Blogging Websites VS. Theme-Based Websites

Discussion in 'Web Design and Hosting' started by jhoecannon, Jan 21, 2009.

  1. jhoecannon

    jhoecannon New Member

    I currently have a blog which is posted on Wordpress Direct (not Wordpress). I am thinking about starting a regular website that will monetize by referrals. I recently read that it is important that you post your website on one that is theme-based versus one that is blogging-based. What theme-based website homes are there out on the market? I know SiteBuiltIt is theme-based, but I really don't want to pay that much money. I assume Blogger is blog-based. What is Wordpress - blog based or theme-based?

    I would like to hear from anyone who knows the names of several theme-based sites.
     
  2. Newbie Shield

    Newbie Shield Gold Member

    Hi J,

    I think you have some concepts a bit mixed up.

    Perhaps you meant traditional site (all static pages) vs. blog?

    A theme has several different meanings.

    With WordPress it's a collection of PHP templates and CSS pages. Usually there are also images. Some even have JS files.

    A theme can also mean "topic". For example, a 70's car theme would be a site about 70's cars.

    A theme can refer to the general appearance of a site as in "a desert theme".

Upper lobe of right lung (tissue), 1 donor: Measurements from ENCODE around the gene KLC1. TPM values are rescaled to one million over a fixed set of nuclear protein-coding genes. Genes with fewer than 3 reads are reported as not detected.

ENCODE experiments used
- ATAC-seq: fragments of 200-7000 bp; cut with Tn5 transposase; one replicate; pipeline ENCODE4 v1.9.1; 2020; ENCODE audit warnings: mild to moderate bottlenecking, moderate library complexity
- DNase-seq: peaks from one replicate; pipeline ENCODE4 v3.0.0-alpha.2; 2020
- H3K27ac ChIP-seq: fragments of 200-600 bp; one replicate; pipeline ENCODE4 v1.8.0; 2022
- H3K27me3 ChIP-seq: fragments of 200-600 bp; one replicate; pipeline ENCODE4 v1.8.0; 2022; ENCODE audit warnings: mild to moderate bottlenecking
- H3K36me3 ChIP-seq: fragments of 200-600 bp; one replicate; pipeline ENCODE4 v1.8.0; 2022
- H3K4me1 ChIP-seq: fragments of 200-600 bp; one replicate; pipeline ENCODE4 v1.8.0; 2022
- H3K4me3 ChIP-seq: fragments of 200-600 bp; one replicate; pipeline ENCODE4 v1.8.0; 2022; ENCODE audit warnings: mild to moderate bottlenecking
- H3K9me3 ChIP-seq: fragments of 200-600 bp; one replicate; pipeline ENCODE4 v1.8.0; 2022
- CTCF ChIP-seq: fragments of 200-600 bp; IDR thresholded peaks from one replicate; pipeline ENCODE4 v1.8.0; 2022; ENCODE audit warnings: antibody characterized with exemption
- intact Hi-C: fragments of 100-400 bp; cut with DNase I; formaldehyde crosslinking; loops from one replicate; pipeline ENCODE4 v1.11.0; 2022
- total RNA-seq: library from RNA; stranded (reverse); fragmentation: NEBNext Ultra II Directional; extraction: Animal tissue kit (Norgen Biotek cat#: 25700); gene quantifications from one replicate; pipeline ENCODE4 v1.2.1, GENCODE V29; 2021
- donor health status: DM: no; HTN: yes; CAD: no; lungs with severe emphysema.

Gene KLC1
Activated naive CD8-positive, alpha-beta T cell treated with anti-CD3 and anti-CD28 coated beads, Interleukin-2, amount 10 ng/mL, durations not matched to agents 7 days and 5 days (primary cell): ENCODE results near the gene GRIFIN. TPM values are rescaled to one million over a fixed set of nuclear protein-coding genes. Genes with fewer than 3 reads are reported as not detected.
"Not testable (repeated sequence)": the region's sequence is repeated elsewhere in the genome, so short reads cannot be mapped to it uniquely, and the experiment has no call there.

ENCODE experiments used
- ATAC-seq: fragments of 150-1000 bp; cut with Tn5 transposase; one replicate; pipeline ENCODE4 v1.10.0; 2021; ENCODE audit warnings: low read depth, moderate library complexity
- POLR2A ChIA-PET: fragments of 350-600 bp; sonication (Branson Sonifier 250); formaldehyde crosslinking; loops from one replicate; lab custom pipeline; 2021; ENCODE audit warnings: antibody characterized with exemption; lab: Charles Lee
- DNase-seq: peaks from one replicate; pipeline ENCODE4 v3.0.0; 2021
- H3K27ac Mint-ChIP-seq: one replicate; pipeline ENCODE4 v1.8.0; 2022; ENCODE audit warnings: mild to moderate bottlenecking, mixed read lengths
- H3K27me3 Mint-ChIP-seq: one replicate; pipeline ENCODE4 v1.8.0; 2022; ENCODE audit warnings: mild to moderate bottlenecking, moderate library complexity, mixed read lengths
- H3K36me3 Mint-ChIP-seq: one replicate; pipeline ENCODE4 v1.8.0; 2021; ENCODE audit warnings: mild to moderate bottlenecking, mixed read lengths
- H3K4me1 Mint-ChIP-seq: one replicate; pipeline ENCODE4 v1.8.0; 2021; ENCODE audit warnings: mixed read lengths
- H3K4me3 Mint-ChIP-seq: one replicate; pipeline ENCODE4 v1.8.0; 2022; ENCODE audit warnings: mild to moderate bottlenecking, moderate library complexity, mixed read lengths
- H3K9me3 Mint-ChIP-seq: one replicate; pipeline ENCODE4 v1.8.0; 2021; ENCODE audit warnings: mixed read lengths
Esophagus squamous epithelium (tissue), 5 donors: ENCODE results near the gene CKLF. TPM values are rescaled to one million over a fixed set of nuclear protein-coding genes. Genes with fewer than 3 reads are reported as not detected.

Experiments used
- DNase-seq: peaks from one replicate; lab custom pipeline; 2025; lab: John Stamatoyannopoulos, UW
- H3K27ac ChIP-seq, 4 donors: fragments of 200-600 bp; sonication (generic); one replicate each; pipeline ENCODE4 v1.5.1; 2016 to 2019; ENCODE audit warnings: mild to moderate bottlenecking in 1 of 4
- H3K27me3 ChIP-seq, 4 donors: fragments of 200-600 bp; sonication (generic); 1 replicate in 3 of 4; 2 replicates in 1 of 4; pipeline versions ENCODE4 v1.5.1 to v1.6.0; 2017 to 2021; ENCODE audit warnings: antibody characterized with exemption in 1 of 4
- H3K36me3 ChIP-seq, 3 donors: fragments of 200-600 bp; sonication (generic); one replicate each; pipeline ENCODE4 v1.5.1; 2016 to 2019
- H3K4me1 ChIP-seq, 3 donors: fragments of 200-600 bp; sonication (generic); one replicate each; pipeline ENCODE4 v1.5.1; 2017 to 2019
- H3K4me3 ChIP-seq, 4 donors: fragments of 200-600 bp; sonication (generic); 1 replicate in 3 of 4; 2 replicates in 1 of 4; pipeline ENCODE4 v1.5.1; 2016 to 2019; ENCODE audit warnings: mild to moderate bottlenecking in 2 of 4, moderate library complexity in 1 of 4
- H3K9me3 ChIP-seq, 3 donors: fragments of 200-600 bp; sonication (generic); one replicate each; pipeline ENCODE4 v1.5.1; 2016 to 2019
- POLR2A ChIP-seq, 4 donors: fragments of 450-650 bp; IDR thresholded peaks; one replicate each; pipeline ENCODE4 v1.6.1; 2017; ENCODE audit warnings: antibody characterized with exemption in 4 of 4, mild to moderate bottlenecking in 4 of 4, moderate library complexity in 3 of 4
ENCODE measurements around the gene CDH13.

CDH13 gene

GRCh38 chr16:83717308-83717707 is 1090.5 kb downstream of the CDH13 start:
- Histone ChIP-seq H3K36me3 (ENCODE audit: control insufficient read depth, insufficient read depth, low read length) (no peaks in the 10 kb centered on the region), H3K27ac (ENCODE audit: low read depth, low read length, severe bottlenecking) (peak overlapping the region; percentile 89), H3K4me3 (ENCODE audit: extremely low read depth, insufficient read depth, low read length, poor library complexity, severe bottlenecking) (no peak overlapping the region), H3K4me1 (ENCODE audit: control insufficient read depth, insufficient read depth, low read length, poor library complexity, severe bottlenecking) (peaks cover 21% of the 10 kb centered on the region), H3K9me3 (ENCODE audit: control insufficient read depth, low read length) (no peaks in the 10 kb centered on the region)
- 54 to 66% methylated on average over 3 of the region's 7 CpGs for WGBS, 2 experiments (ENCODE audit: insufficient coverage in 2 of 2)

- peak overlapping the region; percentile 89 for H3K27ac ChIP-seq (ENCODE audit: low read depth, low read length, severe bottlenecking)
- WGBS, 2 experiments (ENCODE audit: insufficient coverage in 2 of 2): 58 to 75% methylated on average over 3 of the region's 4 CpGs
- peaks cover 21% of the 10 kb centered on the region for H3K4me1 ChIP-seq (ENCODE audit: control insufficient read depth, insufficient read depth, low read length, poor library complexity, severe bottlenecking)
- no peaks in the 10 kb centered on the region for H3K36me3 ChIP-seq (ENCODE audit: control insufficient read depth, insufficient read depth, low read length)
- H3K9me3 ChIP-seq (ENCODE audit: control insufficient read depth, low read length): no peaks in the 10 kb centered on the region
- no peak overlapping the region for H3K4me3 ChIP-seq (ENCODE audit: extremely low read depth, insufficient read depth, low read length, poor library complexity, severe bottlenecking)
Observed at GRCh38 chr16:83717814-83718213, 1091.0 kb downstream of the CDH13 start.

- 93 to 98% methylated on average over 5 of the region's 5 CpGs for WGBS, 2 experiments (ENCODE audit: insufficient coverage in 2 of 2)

Can you tell us what you mean by "theme"? If you can describe it without using that word, perhaps we can better answer your question.

    ~Newbie Shield~
     
  3. jhoecannon

    jhoecannon New Member

    Ah, Newbie Shield, good to hear from you. Everybody's input in this forum is helpful and especially yours.

    I got this term and info from a free course I was studying - the 10 day Affiliate Master's Course by Ken Envoy. In the course, there is a link to http://blogorbuild.sitesell.com/ where it discusses sites to use for building blogs vs, theme-based sites It says,

    "Theme-Based Content Sites develop and update the content into more complete, useful, cohesive articles, "Web pages." A content page is the fundamental unit of a Theme-Based Content Site.

    Blogs merely keep adding new posts, one after another, without editing out the old and without pulling related posts together into cohesive and fresh articles. As a result, visitors ignore the old material and have trouble using a blog for anything more than the latest news or the "thought of the day."

    And, according to Google, blogs deliver a poor quality visitor."